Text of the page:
It’s been a bad year to be a statue.
All around the country, monuments are coming down. What started out as a fairly unsurprising movement targeting controversial figures such as Robert E. Lee and Christopher Columbus has rapidly—and as far as I’m concerned, unexpectedly—extended to the likes of Ulysses S. Grant, Teddy Roosevelt, and George Washington—not to mention a whole bunch of other characters whose names you’d probably have to Google to even know who they were. (Dick Dowling, anyone?)
Obviously this has ruffled some feathers. And I get it. It’s hard to see the heroes of our history books suddenly demonized, their images defaced and dismounted from their proud places of public display. It feels like our heritage as a nation is being attacked.
But at the same time, I fully understand why it’s happening. For many in our country, these monuments represent a tacit approval of all sorts of ugly things—racism, slavery, colonialism, violence. Can any of us really blame a black citizen for not wanting to walk beneath General Lee’s cold, stony gaze every single day on the way to the office? Surely there’s a case to be made for the retirement of such monstrosities.
The debate is a contentious one, and I don’t foresee it dying down anytime soon. But in the midst of all the controversy, my deepest concern isn’t about which chunks of marble are the latest to get pulled down. My concern arises from a much more fundamental question, a question that I don’t hear many people asking: How do we actually deal with the ugly parts of our shared history, as opposed to just erasing them?
At the heart of this movement, I believe, is a sense of collective guilt. Deep down, we’re unsettled about our past—as well we should be. Land stolen from its original inhabitants. Fields planted by the hands of slaves. Violence exported to all parts of the world. When we turn around from our position of relative comfort and prosperity, we see a trail of blood in our wake. Guilt is a perfectly natural response.
But the problem is that we aren’t very good at knowing what to do about it. Some of us try to drown our guilt with enthusiastic demonstrations of patriotism and really loud fireworks. But for an increasing number of us, this simply isn’t a viable option. So what do we do? Well, among other things, we throw bricks and buckets of red paint at the granite likenesses of long-deceased slave owners. It feels like an almost sacramental form of national cleansing. It’s as if we’re purging ourselves of years of societal sin. But as cathartic as it might feel in the moment, ultimately I’m afraid that we’re still failing to get to the root of the issue. We’re not actually addressing our guilt; we’re merely bypassing it.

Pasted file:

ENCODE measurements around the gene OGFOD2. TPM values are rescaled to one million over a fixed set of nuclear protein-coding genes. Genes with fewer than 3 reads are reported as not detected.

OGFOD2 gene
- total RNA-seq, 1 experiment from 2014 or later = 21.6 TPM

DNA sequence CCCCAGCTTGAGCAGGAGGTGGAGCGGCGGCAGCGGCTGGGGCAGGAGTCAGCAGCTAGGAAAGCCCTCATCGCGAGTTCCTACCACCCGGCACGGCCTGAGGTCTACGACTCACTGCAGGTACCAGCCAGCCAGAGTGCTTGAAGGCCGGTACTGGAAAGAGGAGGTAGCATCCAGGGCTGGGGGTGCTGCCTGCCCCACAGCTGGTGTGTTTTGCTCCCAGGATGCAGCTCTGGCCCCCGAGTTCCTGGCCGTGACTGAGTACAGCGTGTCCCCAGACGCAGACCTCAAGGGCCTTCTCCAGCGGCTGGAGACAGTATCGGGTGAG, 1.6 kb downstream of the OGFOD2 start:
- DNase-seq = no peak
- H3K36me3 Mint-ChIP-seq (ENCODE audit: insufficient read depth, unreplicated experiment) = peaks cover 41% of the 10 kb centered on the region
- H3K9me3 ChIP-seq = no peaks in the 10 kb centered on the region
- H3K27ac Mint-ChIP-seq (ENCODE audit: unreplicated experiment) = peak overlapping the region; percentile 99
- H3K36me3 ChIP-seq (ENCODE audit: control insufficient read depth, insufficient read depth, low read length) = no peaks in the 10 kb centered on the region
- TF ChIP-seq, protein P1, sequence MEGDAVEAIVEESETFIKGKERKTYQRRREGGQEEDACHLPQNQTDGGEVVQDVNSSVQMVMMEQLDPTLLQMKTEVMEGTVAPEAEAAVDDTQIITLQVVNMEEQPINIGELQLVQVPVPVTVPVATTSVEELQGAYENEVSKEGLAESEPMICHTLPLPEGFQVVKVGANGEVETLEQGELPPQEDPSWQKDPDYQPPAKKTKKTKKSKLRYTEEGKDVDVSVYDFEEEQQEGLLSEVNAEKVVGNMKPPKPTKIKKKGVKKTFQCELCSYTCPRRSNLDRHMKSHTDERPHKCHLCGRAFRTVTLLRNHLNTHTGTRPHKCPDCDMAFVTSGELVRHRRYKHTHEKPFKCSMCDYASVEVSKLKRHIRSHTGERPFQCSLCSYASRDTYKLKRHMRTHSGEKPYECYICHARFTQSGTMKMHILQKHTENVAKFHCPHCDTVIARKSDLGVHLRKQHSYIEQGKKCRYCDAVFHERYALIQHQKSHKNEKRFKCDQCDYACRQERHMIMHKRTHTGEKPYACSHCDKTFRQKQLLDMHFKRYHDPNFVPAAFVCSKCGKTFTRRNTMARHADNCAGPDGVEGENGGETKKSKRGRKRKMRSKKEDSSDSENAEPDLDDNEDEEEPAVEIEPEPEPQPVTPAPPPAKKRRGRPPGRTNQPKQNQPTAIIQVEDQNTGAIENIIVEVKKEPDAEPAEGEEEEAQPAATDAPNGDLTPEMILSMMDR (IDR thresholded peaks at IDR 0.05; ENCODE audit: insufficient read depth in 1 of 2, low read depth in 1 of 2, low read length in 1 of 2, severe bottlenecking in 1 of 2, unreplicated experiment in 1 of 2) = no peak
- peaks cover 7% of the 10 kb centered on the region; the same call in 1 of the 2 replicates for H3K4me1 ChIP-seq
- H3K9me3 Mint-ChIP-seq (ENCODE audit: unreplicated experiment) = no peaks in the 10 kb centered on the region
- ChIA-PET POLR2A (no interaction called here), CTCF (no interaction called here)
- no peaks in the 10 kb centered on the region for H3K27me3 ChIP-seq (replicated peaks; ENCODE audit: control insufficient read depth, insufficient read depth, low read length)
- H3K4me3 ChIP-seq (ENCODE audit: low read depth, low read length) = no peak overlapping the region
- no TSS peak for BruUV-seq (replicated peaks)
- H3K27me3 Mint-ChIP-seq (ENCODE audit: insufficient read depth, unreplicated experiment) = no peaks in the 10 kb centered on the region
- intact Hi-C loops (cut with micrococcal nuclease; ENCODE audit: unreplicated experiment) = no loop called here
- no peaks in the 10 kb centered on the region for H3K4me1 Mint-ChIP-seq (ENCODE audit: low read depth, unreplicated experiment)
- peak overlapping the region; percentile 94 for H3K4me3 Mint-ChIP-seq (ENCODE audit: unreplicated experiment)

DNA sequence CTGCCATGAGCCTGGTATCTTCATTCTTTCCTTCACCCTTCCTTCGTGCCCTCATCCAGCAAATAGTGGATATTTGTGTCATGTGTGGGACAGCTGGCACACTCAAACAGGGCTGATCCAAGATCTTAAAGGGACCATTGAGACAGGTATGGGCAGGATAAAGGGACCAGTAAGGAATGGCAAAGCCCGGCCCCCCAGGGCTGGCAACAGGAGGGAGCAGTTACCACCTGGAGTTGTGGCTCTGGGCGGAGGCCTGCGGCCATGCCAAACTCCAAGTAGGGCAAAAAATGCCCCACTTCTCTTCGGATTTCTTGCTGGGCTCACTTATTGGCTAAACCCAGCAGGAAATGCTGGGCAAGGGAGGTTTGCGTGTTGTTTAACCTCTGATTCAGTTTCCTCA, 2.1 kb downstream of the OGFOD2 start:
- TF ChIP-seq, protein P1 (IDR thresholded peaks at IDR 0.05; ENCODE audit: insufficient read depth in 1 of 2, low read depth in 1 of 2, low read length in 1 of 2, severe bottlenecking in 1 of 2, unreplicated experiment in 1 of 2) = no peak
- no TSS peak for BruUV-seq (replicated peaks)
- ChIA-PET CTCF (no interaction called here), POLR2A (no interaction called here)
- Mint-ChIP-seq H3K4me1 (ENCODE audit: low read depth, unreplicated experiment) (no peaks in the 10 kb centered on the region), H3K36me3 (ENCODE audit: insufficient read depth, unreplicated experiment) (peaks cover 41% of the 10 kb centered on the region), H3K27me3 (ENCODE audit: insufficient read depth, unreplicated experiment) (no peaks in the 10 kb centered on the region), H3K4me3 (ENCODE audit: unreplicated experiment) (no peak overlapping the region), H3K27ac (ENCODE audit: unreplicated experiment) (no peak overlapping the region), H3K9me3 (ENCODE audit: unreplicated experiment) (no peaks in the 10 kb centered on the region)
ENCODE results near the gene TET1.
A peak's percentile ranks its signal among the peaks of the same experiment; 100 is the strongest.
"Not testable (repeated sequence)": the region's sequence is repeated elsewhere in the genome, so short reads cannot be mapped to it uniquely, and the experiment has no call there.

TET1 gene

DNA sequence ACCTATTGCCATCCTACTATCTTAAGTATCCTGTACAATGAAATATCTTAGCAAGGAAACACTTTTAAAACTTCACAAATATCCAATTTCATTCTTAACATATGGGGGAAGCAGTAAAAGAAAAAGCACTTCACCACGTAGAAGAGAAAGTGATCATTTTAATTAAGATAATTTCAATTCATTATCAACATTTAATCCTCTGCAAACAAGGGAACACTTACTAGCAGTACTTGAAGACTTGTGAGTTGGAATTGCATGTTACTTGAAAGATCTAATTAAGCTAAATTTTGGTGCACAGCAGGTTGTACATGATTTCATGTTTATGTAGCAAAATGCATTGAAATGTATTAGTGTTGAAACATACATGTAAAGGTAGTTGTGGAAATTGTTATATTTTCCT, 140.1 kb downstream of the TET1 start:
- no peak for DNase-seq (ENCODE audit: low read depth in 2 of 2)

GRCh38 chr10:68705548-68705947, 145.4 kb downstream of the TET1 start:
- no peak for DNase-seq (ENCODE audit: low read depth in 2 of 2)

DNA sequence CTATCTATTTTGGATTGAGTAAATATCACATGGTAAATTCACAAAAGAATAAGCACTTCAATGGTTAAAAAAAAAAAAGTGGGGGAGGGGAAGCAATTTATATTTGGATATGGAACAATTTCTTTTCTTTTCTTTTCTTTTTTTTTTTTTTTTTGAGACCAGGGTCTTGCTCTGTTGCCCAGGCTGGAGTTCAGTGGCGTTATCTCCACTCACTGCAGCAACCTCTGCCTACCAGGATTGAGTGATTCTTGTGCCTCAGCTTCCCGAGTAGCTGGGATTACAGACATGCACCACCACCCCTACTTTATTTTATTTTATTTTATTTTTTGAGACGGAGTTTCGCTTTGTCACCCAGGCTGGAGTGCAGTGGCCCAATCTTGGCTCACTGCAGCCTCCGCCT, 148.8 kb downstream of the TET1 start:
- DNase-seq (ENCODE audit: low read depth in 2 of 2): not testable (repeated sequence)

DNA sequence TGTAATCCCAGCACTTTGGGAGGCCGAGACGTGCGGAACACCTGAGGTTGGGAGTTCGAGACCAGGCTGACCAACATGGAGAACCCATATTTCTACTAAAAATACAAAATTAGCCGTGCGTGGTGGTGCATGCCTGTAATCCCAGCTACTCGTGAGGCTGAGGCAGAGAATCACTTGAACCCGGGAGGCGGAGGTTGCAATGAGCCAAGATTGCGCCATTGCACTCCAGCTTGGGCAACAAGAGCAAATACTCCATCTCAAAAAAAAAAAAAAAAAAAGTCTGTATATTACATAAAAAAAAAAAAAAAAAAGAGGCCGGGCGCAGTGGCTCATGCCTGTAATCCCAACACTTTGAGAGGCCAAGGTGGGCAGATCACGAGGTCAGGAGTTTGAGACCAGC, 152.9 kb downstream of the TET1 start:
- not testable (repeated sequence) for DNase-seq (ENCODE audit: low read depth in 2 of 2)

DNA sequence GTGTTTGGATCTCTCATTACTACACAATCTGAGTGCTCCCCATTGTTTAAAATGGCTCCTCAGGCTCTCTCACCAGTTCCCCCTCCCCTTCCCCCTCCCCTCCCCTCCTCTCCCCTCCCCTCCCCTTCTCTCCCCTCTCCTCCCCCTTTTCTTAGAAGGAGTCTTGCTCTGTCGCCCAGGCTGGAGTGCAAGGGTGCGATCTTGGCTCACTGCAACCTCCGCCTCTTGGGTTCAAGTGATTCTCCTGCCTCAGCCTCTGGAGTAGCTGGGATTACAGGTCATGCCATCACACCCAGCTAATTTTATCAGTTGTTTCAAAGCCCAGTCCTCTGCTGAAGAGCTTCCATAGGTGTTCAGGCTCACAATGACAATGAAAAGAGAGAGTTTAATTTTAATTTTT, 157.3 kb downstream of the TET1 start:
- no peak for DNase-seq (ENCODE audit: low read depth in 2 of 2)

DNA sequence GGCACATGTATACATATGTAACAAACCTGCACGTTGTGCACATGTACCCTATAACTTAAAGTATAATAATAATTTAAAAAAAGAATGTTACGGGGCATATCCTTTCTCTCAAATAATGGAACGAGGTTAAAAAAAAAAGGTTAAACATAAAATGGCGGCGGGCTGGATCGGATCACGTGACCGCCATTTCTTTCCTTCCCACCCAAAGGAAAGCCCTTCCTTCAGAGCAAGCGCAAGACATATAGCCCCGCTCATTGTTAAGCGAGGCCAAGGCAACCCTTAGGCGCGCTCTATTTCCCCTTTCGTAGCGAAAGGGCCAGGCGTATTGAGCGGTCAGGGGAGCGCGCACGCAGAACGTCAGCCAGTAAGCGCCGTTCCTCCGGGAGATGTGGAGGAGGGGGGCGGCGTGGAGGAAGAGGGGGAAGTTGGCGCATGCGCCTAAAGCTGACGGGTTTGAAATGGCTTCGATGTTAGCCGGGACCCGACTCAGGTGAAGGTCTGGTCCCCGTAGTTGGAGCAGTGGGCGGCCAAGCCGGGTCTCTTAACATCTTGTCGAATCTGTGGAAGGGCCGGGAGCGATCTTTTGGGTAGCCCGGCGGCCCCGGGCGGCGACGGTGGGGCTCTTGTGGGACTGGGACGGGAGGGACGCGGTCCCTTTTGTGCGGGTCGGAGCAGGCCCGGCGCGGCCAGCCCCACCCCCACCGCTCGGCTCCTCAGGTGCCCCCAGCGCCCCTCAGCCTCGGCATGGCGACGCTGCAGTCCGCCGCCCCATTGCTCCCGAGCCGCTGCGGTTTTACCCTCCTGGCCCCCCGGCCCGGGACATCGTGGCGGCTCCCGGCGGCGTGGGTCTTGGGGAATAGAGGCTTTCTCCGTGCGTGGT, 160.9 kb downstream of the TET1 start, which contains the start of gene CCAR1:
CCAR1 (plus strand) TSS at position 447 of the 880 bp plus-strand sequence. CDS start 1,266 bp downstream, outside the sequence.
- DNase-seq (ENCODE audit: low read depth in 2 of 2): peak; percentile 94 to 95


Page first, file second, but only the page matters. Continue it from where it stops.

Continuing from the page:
To use a word admittedly fraught with religious baggage, we’re failing to repent.
In the weeks since George Floyd’s death, this viral interview with a neighbor of L.A.’s mayor remains one of my favorite things to hit the internet:
I love how this gentleman so winsomely points out that the “original sins” of our country have never been dealt with in an honest way. We’ve just sort of moved on (or at least, we’ve pretended to), and now we’re experiencing the effects of that negligence.
But true repentance isn’t just about moving on. Quite the opposite, actually. True repentance is about going back and confronting our original sins head-on. Rather than ignoring or overlooking or deleting the past, repentance seeks to own it. To acknowledge it. To take responsibility for it. Repentance is an expression of humility. It admits that we have done wrong, we have hurt others, and we need to submit ourselves to the forgiveness of our victims.
What does such a process look like for America today? I’m not entirely sure. But I think there are hopeful glimpses of possibility from initiatives such as the National Memorial for Peace and Justice and its recently launched Community Remembrance Project. Here you have a movement to actually erect monuments in connection to local manifestations of violent racism—not to glorify that racism, however, but to grieve it. The idea is that individual counties where lynchings have taken place are invited to set up personalized monuments that are meant to “stand as a symbolic reminder of the community’s continuing efforts to truthfully grapple with painful racial history, challenge injustice where it exists in their own lives, and vow never to repeat the terror and violence of the past.” In other words, these monuments are designed to be tangible expressions of communal repentance: owning the past and actively turning away from it.
Would the toppling of statues play a role in such a national process of communal repentance? Absolutely. I’m in full agreement that General Lee’s gotta go. But as a country with more than our fair share of skeletons in the closet, merely removing the reminders won’t actually make those incriminating old bones go away. We need a much more thorough process of holistic healing.
In this unique moment of American history, I truly believe that something wonderfully subversive is afoot. The voices of the oppressed and marginalized are finally being heard, and I can see meaningful change on the horizon. But let’s not pop the bottle of champagne and celebrate our progress quite yet. Before we can leap forward into a promisingly bright future, we first need to come to terms with an uncomfortably dark past.